Take the 2-minute tour ×
Stack Overflow is a question and answer site for professional and enthusiast programmers. It's 100% free, no registration required.

I'm running my workstation on Server 2008 and a few servers in Hyper-V VM's on that server. I connect to my corporate LAN using VPN from the main OS (the host) but my VM's aren't seeing the servers in the corporate LAN. Internet and local access to my home network work fine. Each of the VMs has one virtual network adapter.

What should I try to make it work?

Maybe I need to provide more details, please ask if needed.

More details:

  • cannot start multiple VPN connections
  • not using NAT through the host
  • VM gets IP address from the home network router (DHCP)
share|improve this question

closed as off topic by Bill the Lizard Apr 25 '11 at 16:42

Questions on Stack Overflow are expected to relate to programming within the scope defined by the community. Consider editing the question or leaving comments for improvement if you believe the question can be reworded to fit within the scope. Read more about reopening questions here.If this question can be reworded to fit the rules in the help center, please edit the question.

4 Answers 4

Like I said you need to setup some routes. Add a route to your Corp LAN via your Host as the gateway. Just the fact alone you telling me that it gets it from home DHCPP tells me that is the issue. Your VM's only see 1 default gateway, and that is to the internet. The VM's have no idea whatsoever that the Host has a VPN on it. Adding that route (on VM machines) causes any requests that your VM's make to the subnet of your corp network to route through your host rather than the home router.

Adding something like this:

route ADD 10.0.0.0 MASK 255.0.0.0 192.168.1.30

on your VM'S would do this: Any requests made to the 10...* network would route through the computer with the IP address of 192.168.1.30. So replace the 10.0.0.0 and subnet with your corp lan, and the 192 ip with your hosts IP. That should take care of the issue.

share|improve this answer
    
this is done as an admin in a command console on windows. If its a linux box the command is very similar, but you will have to look at the man page for the exact structure of it. –  mattlant Sep 24 '08 at 20:12
    
I had just read about the route command but did not try it yet to avoid adding more variables to the problem. I'll try after work and let you know. Thanks. –  sergiopereira Sep 24 '08 at 21:45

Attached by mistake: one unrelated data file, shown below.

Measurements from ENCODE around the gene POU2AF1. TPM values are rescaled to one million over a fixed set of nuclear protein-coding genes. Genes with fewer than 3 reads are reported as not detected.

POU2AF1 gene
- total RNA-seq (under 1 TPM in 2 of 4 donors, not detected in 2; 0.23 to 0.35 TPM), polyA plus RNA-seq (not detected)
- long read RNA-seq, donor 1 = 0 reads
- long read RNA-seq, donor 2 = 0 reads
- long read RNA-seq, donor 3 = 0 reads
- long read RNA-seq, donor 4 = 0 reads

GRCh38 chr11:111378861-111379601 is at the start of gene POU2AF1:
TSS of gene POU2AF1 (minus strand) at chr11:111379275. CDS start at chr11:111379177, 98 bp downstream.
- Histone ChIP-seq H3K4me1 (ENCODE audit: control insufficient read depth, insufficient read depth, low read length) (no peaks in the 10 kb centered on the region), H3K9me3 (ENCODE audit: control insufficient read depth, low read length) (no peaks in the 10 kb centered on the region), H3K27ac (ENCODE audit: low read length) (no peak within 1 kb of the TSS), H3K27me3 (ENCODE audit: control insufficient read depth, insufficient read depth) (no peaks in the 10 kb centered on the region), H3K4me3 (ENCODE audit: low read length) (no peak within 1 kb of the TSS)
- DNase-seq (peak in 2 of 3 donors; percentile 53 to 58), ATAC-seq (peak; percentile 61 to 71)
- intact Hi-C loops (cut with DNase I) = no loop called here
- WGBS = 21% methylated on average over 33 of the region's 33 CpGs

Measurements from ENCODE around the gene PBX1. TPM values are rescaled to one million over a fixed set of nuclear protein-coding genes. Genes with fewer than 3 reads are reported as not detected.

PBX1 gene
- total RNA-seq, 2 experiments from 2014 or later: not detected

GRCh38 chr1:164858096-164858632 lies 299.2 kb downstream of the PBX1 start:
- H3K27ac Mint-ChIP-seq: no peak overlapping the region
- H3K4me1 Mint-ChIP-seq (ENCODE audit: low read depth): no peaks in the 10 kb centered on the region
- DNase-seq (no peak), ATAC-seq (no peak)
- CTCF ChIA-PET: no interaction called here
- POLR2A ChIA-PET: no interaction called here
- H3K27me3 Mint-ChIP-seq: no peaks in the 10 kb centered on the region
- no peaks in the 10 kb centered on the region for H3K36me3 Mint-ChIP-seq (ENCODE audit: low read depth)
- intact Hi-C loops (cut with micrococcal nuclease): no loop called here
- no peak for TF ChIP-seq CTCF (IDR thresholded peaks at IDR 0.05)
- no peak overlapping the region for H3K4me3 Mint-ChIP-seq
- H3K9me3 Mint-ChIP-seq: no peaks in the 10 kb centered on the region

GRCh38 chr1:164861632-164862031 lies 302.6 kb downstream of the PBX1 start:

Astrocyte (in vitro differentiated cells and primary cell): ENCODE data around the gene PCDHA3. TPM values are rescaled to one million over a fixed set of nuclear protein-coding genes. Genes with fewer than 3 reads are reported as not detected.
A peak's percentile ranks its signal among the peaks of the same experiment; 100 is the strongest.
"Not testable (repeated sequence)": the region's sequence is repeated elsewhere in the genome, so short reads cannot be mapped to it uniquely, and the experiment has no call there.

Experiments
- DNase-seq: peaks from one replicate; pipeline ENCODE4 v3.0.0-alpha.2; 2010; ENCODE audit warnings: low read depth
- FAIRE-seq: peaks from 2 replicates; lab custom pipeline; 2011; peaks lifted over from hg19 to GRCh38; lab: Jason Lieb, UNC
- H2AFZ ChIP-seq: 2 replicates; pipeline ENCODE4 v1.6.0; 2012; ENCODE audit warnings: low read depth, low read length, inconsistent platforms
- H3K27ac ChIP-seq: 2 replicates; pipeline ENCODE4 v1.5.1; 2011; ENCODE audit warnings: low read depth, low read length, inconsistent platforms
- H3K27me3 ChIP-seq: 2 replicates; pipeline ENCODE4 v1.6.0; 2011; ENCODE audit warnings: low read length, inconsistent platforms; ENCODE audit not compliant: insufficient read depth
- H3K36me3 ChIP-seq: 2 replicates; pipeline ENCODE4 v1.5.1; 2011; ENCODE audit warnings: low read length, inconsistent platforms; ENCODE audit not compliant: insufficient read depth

1  
Note: I had a similar problem, and ended up switching the VM to use NAT, which allowed it to "see" the host's VPN connection. –  J c May 3 '09 at 12:57

What type of VPN are you using? Ar you using the built-in windows VPN client, or do you have to install the client ?

You could just set up the VPN client independently on every VM, providing you are allowed multiple simultaneous connections.

I don't think that setting up routes would work because then you will also need to set up routes on your company network.

share|improve this answer
    
you dont need routes unless requests nee to be made in that direction. –  mattlant Sep 23 '08 at 23:31
    
I'm using the Windows built-in client. I'm not allowed multiple connections, unfortunately. –  sergiopereira Sep 24 '08 at 16:25

Setup some routes in your routing tablke. It really depends on how its setup but if you can access your corp network fine on the host, then setup the routes in your vm machines.

Also, as I am not familiar with that VM, are the network adapters like VMWares bridged adapaters? If so you need to setup the route to route to your host.

share|improve this answer
    
Sounds promising, except that I know nothing about routing tables. I guess I have a lot of reading to do. –  sergiopereira Sep 24 '08 at 16:40

Let me make sure something clearer. You servers act as if they are physically seperated from your host. So with that in mind they need to be setup the same way as if they were seperated. That means that they need a route in their routing table. Why? Because right now their default route is to the internet via your gateway, NOT your host.

In short, approach the problem the way you would if they were not VM's and they were real servers on your network.

But as I aksed in my initial repsonse, Are they like VMWare bridged adapters. If they are what I say stands. If they are not, then thats a different story. FOr example, if they are setup in a NAT with your host, VPN should already work. Any other situation will require further investigation and more information.

share|improve this answer
    
My VM settings for the network adapter in Hyper-V gives me 3 options: Not connected, Internal Network, and Broadcom NetXtreme Gigabit (my physical card). I'm not using NAT as far as I can tell (not a networking expert here), so yes, I think this is like VMWare's bridged adapters. –  sergiopereira Sep 24 '08 at 16:34
    
If so, see next post, this should help –  mattlant Sep 24 '08 at 20:11

Not the answer you're looking for? Browse other questions tagged or ask your own question.